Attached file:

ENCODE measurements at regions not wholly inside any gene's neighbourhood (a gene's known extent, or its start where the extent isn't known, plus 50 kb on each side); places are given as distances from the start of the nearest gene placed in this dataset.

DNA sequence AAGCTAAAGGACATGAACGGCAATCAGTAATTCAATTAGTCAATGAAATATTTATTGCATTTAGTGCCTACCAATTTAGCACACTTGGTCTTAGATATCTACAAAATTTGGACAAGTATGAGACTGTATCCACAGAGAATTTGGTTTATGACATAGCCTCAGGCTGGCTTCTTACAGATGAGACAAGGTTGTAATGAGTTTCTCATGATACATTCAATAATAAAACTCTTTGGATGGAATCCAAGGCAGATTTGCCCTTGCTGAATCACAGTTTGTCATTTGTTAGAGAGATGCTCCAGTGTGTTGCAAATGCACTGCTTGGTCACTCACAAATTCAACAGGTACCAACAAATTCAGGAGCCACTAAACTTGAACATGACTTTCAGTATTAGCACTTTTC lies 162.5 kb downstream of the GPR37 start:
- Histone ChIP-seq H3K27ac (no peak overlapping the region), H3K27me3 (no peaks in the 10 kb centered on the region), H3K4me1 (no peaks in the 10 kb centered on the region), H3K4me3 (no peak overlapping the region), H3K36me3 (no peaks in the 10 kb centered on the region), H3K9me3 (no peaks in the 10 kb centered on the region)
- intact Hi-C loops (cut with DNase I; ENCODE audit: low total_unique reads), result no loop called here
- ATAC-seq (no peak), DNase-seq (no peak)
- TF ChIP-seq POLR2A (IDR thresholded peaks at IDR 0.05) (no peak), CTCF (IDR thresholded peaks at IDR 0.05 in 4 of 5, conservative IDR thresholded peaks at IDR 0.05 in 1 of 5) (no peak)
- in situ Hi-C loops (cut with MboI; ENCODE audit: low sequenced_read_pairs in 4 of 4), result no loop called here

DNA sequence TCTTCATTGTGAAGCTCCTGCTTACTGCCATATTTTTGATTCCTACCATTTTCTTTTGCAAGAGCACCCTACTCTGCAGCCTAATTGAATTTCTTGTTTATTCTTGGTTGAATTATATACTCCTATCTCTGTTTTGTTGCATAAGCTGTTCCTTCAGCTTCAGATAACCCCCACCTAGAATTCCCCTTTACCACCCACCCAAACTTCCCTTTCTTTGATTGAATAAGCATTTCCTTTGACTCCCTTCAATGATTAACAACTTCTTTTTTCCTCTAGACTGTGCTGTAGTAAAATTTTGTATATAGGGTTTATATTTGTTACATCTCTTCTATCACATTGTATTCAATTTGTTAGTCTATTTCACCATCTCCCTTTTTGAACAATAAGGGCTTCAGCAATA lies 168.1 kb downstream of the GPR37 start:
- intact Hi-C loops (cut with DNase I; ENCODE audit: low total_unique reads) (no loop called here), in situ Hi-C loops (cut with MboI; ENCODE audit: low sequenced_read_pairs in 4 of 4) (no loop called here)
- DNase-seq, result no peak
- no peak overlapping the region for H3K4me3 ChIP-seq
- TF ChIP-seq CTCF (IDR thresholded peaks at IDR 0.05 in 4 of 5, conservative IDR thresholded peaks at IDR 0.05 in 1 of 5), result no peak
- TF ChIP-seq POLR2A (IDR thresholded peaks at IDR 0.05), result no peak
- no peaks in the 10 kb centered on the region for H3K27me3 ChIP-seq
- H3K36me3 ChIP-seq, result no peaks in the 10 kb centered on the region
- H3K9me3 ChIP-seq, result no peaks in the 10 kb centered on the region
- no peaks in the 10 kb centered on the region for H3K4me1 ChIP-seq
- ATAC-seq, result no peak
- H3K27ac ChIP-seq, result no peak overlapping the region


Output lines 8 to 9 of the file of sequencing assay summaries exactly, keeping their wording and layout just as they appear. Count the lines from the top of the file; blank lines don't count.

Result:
DNA sequence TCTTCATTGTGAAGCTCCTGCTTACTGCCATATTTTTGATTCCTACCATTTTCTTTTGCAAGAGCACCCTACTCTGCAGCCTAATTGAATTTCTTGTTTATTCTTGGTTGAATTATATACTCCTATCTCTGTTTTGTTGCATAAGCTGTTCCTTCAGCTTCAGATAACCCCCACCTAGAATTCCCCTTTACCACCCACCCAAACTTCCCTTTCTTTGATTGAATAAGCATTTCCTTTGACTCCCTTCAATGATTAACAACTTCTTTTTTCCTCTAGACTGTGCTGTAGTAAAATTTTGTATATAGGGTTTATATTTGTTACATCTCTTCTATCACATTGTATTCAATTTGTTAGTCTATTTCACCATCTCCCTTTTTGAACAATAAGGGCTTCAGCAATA lies 168.1 kb downstream of the GPR37 start:
- intact Hi-C loops (cut with DNase I; ENCODE audit: low total_unique reads) (no loop called here), in situ Hi-C loops (cut with MboI; ENCODE audit: low sequenced_read_pairs in 4 of 4) (no loop called here)